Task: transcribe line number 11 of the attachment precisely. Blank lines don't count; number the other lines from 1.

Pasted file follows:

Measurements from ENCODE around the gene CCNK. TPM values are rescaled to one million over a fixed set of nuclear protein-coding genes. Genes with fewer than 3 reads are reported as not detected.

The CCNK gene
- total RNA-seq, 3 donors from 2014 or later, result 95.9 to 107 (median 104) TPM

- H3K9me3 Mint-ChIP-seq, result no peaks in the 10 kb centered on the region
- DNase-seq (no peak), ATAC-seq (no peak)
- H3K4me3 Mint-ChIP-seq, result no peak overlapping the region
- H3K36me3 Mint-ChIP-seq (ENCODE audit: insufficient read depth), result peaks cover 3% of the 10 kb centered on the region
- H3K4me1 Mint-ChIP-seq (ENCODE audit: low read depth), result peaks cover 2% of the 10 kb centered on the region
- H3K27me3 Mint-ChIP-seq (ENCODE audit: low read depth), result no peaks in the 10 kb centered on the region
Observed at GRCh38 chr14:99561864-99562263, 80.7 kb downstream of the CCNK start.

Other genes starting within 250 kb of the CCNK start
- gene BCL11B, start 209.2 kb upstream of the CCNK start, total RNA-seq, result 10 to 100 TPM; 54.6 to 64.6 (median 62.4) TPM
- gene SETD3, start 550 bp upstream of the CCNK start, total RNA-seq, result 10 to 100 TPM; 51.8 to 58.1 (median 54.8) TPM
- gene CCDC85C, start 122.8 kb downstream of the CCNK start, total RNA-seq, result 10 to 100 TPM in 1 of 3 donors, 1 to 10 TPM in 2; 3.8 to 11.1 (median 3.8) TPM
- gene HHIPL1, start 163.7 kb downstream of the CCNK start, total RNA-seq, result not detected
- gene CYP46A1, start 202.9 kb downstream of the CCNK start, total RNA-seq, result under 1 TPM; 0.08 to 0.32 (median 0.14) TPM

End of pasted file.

Other genes starting within 250 kb of the CCNK start